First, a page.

• Drop Down Tray: Great for leaning back and taking in a movie or the big game, drop down trays make the popcorn easy to reach. So everyone can reach them, these are usually placed in the middle of the sofa configuration.
How to buy a sectional sofa
Now that we've looked at different types of sectional sofas and their features, we thought it wise to assemble a “how-to” list for you to use while shopping for your next sectional sofa. If you are considering buying a sectional sofa, below are some important things to take in mind:
Make sure your sectional fits your room well
Do you put your sectional against a wall? In a corner? Or in the middle of the floor?
Stephanie lets room size be the guide. A large room can handle floating arrangements. (Just leave enough space to get around it with snacks and soda!) Moderate and small rooms often look best with sleek frames and corner or wall arrangements. (Remember: If a 90-inch sofa won’t fit, your sectional pieces can’t add up to 90 either.)
A sectional can be a design asset or liability, depending on how well you have envisioned your room space.
Consider a modular sectional sofa
When people think of sectional sofas, they often think of a huge L-shaped leather couch that’s so large it takes up the entire room. And, while this can be the case, the beauty of a sectional sofa is that it can be broken into different sections, each functioning as a separate furniture piece. These pieces can be rearranged together or apart so that they can fit comfortably, even elegantly, into large or small rooms.
“You can separate the pieces out if you’re having a party,” says Stephanie Holdren, a Bassett Certified Design Consultant in Atlanta. “The single looks awesome in a set with chairs. And if you move or downsize, you can take a single out and put it anyplace in your home.”
Many sectionals have other multi-functional features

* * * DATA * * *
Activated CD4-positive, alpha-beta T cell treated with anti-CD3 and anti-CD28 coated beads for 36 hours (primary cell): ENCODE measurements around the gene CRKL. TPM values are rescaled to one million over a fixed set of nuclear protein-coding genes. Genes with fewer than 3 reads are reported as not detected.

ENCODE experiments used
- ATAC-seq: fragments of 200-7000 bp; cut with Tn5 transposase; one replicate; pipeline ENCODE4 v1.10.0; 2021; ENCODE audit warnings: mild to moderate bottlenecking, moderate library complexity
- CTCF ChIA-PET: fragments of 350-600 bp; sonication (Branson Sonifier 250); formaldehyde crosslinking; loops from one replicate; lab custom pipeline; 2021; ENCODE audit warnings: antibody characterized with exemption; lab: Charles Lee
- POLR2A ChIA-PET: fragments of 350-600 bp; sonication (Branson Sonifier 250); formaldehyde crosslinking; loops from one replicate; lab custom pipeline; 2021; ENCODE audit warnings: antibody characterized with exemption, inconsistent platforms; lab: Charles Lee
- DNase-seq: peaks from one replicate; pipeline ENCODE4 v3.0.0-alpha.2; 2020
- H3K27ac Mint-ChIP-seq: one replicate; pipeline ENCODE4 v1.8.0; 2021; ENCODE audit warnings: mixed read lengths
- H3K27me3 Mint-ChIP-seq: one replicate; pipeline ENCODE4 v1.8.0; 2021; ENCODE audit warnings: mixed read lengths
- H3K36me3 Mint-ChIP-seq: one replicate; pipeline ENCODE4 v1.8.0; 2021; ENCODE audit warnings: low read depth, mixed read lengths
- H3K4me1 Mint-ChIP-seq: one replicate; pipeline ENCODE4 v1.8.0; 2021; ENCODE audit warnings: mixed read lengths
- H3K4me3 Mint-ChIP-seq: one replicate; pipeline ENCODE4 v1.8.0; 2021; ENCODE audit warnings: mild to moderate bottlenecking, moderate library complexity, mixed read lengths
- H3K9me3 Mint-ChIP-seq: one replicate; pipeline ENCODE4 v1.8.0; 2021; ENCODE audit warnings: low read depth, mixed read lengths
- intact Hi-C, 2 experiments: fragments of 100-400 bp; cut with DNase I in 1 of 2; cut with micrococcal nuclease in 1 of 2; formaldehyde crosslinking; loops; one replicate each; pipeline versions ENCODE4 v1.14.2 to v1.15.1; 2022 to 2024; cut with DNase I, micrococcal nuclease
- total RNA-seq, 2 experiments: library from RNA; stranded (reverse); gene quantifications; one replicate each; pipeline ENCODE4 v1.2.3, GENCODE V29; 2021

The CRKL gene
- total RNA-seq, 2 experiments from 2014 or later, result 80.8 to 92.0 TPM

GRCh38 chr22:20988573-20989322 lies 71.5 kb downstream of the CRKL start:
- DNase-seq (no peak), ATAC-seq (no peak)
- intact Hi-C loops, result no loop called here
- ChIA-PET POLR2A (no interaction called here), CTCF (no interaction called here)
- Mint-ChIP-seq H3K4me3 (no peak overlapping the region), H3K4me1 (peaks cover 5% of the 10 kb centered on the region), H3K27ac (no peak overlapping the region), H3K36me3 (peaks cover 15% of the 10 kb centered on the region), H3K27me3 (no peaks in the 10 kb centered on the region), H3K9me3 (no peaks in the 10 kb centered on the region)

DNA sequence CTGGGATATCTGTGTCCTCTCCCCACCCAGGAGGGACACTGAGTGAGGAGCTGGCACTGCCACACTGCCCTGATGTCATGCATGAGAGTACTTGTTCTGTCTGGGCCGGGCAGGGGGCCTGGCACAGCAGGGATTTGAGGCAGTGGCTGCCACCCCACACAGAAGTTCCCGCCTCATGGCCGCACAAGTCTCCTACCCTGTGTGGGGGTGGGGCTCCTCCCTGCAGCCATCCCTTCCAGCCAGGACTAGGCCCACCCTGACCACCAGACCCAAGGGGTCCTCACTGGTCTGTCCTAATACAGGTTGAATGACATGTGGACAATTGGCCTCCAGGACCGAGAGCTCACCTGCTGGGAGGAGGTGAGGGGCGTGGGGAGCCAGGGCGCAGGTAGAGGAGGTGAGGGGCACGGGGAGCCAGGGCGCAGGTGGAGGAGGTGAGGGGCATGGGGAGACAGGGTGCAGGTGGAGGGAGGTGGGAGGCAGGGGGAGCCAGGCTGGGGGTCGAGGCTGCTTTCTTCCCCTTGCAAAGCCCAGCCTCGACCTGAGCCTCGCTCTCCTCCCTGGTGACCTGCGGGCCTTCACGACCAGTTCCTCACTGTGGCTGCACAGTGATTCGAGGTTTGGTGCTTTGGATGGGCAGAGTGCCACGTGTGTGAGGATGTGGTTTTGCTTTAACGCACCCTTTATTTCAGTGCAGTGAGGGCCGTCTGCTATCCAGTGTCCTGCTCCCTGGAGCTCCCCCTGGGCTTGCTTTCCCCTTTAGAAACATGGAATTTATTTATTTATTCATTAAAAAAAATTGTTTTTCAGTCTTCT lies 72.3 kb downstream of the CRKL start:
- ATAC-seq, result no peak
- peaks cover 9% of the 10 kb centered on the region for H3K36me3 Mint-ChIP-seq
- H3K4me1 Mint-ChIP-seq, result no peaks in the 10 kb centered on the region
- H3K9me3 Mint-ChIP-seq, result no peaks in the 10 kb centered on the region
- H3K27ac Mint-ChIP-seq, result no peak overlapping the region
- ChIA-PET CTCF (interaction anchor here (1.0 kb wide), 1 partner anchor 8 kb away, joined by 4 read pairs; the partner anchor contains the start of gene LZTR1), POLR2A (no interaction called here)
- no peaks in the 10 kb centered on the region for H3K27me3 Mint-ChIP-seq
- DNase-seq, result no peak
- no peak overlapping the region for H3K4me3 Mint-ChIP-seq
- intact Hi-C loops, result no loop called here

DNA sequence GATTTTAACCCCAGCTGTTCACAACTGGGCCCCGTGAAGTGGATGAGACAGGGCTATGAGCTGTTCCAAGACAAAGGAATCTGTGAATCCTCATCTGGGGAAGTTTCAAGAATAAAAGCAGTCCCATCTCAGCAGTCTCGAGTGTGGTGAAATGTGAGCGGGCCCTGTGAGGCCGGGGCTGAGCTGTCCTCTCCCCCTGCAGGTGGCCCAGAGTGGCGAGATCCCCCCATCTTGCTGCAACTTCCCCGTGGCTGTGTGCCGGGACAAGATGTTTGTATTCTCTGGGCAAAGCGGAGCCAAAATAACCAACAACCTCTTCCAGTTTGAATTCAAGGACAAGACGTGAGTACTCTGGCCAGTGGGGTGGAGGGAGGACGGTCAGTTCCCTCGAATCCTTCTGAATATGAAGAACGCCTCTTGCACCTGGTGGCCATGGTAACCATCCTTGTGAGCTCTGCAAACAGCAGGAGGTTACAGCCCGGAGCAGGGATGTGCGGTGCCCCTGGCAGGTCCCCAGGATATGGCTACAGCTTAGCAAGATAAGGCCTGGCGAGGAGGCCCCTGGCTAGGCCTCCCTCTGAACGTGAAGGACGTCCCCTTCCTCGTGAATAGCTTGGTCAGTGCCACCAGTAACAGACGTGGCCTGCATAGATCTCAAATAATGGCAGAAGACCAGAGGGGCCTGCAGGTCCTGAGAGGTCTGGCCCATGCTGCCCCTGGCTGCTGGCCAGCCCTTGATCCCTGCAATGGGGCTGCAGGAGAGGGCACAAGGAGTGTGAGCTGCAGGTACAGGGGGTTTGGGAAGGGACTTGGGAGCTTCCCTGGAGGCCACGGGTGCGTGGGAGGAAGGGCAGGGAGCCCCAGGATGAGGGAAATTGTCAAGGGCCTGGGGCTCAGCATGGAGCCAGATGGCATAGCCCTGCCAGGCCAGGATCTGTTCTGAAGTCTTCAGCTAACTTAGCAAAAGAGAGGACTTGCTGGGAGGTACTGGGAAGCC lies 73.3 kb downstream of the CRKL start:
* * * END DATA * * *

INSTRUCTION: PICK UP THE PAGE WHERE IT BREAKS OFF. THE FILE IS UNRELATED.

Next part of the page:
With room sizes playing such an important role in your selection, it is important to note that modular sofas can save a ton of space. Sectionals with deep seats or plush roll arms work well in open concepts with lots of breathing room. In short, a sectional sofa is one of the most malleable or flexible pieces of furniture you’ll ever buy.
Explore different sectional designs
Show your style with upholstery, trim, throw pillows, even rugs. For an elegant look, we recommend Beckham collection which features a light creamy Revolution fabric with navy velvet, silver, and gold pillows. For more contemporary appeal, the same frame could take on boldly hued fabric. For a handsome casual look, consider the Ladson collection in chocolate leather with neutral pillows.
Designer hint: Add upholstery protection to keep wine spills, dog hair, and stray candy from crimping your style.
The best sectional sofa store
Know what you need to make your living room irresistibly inviting? Order your fabric sectional sofa or leather sectional sofa online or stop by and sink into your favorite. We’ll take it from there.
Don't forget about the other rooms in your home that may need seating arrangements. Bassett Furniture has plenty of fabric sofas and leather sofas to match the sectional in your living room.
Want more advice from an interior designer like Stephanie? He or she can create a sectional that says “welcome home” to you.